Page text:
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Charles Kennedy

Charles Kennedy

Charles is a writer for Oilprice.com

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Aussie PM Ousted As Commodities Pressure Proves Too Much

The collapse in commodity prices over the past year have shaken up the global economy, and for countries dependent on natural resource exports, the bust has been painful. Analysts have watched turmoil spread, but the world may have just seen the first political casualty from the downturn in commodity prices.

Australia’s Prime Minister Tony Abbott was ousted on September 14 by his own Liberal Party, and replaced with a former cabinet minister Malcolm Turnbull. Abbott had made the development of the mining sector central to his plan for the economy during his tenure as Prime Minister, scrapping taxes on coal and iron ore profits, and getting rid of the country’s carbon tax. And although much of Abbott’s downfall can be attributed to his personality and ruling style – which had become increasingly unpopular in Australia – he bore the brunt of his country’s deteriorating economic conditions following the bust in commodity prices over the past year. Related: BMW Going All-Electric

It has been almost a quarter century since Australia last had an economic recession, but that streak is in danger of coming to an end after the economy has dramatically slowed. In the second quarter, Australia’s GDP expanded by just 0.2 percent from the first quarter, the weakest performance in four years. There are concerns over a property bubble, and household debt has skyrocketed in recent years.

The economy is heavily exposed to commodity prices, with iron ore and coal as the country’s largest exports. In fact, Australia’s economy is inextricably linked to China’s, with the land Down Under acting as a massive supplier of all sorts of raw materials. However, China’s economy is stalling out and is in danger of falling short of its 7 percent growth target. As a result, commodity prices have collapsed, blowing a hole in the Australian economy. Add to that fears over China’s stock market, and there is a level of anxiety in Australia not seen in years. Related: Goldman Sachs: Oil Could Sink As Low As $20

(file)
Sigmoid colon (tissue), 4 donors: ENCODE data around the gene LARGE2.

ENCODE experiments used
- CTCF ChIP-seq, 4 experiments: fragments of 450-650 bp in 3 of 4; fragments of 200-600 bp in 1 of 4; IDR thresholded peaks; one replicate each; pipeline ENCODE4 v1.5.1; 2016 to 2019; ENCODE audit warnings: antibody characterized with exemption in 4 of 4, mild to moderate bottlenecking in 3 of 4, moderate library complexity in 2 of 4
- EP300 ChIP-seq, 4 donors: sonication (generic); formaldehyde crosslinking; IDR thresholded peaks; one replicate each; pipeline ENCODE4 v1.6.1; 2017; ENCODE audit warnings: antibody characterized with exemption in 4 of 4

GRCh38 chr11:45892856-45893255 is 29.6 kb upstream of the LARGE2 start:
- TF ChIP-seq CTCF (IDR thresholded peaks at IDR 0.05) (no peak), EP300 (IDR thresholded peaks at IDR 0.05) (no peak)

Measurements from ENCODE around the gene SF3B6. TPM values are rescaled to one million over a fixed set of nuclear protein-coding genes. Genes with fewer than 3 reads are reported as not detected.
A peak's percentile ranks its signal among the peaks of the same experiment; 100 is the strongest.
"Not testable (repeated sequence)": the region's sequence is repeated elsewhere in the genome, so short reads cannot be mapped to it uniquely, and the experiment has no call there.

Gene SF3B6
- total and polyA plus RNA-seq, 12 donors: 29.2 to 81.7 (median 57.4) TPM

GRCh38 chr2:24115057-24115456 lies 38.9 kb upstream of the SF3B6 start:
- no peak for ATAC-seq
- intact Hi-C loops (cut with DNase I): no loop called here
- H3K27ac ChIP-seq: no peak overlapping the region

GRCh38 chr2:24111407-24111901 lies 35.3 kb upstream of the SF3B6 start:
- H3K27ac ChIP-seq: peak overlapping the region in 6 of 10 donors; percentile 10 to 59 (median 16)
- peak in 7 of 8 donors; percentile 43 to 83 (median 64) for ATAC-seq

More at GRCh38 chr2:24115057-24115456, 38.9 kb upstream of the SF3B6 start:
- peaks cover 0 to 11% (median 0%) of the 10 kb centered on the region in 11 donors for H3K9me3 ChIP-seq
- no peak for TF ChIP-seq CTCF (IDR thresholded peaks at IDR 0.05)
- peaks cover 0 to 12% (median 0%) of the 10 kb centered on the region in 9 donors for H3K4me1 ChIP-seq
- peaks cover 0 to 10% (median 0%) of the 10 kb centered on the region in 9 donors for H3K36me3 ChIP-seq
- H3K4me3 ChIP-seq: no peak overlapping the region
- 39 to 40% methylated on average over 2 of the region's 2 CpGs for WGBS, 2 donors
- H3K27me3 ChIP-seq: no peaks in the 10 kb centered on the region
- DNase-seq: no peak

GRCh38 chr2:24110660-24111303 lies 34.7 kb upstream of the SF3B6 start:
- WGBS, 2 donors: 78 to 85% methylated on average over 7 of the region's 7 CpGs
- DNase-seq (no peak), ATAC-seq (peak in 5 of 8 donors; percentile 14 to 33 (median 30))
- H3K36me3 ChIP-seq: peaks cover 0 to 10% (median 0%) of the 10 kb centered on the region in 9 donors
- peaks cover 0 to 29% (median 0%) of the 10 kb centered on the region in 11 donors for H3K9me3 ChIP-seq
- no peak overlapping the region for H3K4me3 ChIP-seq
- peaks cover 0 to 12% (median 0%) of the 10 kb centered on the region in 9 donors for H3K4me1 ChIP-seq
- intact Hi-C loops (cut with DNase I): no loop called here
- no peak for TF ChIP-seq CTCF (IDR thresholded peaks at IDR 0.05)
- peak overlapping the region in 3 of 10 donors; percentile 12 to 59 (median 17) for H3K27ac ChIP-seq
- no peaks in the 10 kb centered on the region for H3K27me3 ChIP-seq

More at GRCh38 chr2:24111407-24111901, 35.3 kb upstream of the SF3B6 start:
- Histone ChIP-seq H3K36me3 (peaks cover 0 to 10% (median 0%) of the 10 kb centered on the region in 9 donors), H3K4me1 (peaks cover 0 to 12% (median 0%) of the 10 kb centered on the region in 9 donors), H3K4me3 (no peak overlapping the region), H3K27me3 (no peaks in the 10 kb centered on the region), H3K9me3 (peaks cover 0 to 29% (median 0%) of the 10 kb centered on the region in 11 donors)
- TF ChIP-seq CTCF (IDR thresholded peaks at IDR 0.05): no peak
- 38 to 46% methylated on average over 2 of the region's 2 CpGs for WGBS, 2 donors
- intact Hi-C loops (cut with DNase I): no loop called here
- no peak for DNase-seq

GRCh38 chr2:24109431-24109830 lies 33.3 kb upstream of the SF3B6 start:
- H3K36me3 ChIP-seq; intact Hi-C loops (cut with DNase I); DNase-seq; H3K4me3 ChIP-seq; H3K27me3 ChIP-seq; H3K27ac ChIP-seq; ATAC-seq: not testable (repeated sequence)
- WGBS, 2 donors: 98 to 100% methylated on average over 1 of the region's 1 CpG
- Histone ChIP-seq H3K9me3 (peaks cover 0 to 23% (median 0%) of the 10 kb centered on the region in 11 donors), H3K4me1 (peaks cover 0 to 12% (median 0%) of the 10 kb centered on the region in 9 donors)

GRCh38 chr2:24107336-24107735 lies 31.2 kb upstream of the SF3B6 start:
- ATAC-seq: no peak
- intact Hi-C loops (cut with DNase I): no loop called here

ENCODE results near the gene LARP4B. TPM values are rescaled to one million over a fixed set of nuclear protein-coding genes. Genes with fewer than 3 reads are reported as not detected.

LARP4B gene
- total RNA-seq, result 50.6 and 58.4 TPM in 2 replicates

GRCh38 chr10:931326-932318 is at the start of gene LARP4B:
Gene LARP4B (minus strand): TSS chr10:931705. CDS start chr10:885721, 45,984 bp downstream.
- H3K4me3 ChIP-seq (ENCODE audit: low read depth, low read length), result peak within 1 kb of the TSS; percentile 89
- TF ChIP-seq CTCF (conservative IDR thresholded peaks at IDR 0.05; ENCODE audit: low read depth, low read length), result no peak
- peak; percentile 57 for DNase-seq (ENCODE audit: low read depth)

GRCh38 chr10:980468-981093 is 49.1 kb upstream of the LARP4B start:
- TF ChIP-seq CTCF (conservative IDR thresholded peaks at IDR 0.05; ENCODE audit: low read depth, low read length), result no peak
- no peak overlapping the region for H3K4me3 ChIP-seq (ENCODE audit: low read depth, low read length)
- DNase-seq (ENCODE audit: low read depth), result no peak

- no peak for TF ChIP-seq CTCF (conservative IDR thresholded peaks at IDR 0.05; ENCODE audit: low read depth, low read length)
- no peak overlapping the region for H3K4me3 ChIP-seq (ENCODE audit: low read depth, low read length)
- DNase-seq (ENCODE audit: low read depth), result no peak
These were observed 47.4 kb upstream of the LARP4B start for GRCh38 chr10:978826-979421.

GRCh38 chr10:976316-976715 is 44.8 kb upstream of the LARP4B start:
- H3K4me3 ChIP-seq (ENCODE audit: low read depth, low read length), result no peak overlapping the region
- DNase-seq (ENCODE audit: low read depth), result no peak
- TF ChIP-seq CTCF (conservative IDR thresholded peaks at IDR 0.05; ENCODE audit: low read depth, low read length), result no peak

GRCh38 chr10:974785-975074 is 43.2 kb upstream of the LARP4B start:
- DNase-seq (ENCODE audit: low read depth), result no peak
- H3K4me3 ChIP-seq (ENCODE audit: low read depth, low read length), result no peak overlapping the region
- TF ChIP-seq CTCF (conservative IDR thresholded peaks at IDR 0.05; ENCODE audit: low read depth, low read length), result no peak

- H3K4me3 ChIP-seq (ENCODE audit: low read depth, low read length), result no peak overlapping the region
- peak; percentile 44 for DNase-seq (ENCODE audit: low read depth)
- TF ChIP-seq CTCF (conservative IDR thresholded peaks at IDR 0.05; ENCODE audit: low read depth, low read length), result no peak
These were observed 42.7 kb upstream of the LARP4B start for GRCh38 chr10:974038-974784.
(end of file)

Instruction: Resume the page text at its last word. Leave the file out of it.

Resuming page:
The lower-than-expected public revenues has led to a disappointing tenure for Abbott, and members of his party decided to oust him as they prepare for elections in 2016.

With so many natural resource-dependent countries around the world suffering much worse than Australia, there could still be many more political casualties from the commodity bust.

By Charles Kennedy of Oilprice.com

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  • Bill on September 15 2015 said:
    Australia, and all of that Asian area is in for a rough couple of years. The China commodities boom could be over. The entire area will probably go into a recession. Currencies will fall in value, and banks will collapse. Unemployment will increase significantly, and incomes will decline by about 15%.

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